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BAR#10 Byways and Railways Burderop down farm Traditional Geocache

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Newmanmadhouseteam: Taken in

Hidden : 06/23/2011
1.5 out of 5
2 out of 5

Size: Size:   small (small)

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Geocache Description:

a small clip and lock box

Our walk begins in Chiseldon at the bottom of Station road where there is a public car park in Strouds hill. This walk is approximately 7 to 8 miles long, there are 28 caches of different sizes to find, the walk will take you out of Chiseldon towards Burderop through footpaths, where you will meet up with old ridgeway and then up to the millennium trail then follow the byway down to the old railway which will take you back to Chiseldon . Some of the walk is suitable for strollers and bicycles and please be careful when crossing any roads. We hope you enjoy the walk and the caches of course. Not all the caches have a pencil so please take one with you and please re hide the caches as you would hide your own .Thankyou.
Chiseldon parish is situated at the northern edge of the Marlborough Downs, south of Swindon. The main settlement, Chiseldon village, takes its name from the Saxon ‘Ceosel Dene’ – stony or gravely valley. This refers to the steep-sided combe running north from the centre of the village.The name was first recorded in the 9th century when both Alfred the Great and his father referred to Chiseldon and its church in their wills, requesting that it be given to the monks of the abbey in Winchester. The major part of the parish remained in the ownership of Hyde Abbey until the Dissolution of circa 1538.The Saxon village was built around the head of the combe where springs supplied water, with a mill in the valley below and the church on the hillside above. The church was rebuilt by the Normans circa 1175. Other settlements in the parish are the hamlets of Coate to the north, Burderop and Hodson to the west, Badbury to the east and Draycot to the south.
The parish boundary was outlined in a 10th century saxon charter and has remained virtually unchanged until the 20th century. Traces of earlier inhabitants can be seen in the form of Roman roads and buildings, Iron Age finds, Bronze Age barrows and Neolithic artefacts. Two prehistoric trackways, The Ridgeway and Icknield Way, cross the parish from east to west.
The area was mainly agricultural until the Midland and South West Junction railway (M&SWJR) was constructed through the village in 1881. Many village men found work on the railway or in the railway works - new houses were built in the early 1900s to accommodate commuters working in Swindon. A large military camp was built to the south of the village in 1914 and made a huge impact, the camp population being greater than that of the whole parish. The military presence continued until 1961, the same year as the closure of the railway.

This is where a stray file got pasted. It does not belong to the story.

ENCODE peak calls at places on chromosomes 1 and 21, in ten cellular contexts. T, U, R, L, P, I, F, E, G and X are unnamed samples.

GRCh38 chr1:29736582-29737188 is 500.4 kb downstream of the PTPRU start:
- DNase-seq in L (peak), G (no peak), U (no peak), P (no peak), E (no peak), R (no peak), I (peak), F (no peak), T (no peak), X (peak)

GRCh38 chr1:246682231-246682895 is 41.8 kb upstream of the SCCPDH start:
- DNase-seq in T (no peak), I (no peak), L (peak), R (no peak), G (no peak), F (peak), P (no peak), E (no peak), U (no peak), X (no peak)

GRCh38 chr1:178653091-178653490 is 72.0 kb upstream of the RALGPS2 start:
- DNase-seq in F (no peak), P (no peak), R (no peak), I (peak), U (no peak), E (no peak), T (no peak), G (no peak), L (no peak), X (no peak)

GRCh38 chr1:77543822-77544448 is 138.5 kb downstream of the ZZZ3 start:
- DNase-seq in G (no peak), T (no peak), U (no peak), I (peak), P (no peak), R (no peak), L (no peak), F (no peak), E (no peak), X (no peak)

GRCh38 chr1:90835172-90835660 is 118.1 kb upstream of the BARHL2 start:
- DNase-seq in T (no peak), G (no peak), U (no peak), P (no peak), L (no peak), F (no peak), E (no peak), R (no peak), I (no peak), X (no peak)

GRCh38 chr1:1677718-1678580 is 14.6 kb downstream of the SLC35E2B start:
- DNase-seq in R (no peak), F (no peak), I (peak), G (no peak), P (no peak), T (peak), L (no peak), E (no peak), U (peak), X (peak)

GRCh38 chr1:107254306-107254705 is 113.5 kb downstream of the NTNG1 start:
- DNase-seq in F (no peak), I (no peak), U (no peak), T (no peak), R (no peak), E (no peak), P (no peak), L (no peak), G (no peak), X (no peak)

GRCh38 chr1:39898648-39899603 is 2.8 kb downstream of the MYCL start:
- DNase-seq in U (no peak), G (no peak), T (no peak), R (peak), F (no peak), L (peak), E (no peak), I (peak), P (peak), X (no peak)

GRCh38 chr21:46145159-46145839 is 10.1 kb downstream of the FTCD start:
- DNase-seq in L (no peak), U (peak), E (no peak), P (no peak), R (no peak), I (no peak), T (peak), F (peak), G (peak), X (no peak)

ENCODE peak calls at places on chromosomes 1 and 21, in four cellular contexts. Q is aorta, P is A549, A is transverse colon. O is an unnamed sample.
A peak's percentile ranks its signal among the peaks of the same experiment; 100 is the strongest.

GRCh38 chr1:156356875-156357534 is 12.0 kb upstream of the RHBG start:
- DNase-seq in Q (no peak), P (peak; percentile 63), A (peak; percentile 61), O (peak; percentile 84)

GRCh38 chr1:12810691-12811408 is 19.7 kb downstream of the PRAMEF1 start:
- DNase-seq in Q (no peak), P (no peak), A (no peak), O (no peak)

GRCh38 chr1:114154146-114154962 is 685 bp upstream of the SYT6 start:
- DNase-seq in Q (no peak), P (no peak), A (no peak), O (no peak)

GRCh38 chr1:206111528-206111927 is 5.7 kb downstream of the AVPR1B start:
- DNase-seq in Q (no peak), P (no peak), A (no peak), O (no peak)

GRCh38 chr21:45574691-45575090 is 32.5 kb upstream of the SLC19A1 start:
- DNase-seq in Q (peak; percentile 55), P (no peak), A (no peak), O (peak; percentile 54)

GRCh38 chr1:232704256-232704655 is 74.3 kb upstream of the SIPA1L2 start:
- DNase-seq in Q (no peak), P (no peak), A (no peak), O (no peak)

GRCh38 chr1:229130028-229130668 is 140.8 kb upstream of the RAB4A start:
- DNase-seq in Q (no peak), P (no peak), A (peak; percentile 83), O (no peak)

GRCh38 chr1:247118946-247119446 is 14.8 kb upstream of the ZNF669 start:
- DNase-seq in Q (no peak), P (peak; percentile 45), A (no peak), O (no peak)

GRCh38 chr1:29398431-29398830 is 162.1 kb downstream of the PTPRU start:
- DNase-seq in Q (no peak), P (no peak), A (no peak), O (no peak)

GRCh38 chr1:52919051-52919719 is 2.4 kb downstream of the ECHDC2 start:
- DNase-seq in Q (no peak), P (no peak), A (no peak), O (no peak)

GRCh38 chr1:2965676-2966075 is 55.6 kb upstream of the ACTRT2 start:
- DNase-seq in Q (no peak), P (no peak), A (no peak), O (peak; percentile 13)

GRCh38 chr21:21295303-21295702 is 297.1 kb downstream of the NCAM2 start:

With the arrival of the motorway across the north of the parish in 1971, Chiseldon became part of the M4 corridor, with associated housing expansion. Although now part of the Borough of Swindon, the parish retains much of its rural character.
From the middle of the 19th century various schemes had been proposed for a railway between the industrial Midlands and Southampton but, because of opposition from the Great Western Railway, it did not receive an act of parliament until 1873. It was however strongly backed by the townsfolk of Swindon, Cirencester, Cricklade and Marlborough, especially the latter, as they had lost trade when traffic between London and Bath transferred to the G.W.R.

Work began in 1875 with the construction of the Swindon Marlborough and Andover Railway and Chiseldon station opened in 1881 when the line was opened between Swindon and Marlborough.

Due to difficulties with the G.W.R. at the junction of the two lines the new railway always struggled to make a profit. The line was extended to Andover in 1883 and the link north to the Midlands shortly afterwards and the company was renamed the Midland and South Western Junction Railway. At Cirencester, a railway workshop was built to maintain the engines and rolling stock. The Railway Act of 1921 placed the M&SWJR into the hands of the G.W.R., who closed the Cirencester Works in 1926.

During both World Wars the line was used to move men and equipment quickly to and from the south coast ports of embarkation. Apart from wartime, the line was never profitable and was closed for passengers in 1961 and for goods traffic shortly after.

The route of the line north and south of the village is now incorporated into a National Cycle Path.

Congratulations to 37251 and 8paws4legs on joint FTF

Additional Hints (Decrypt)

onfr bs fznyy gerr

Decryption Key


(letter above equals below, and vice versa)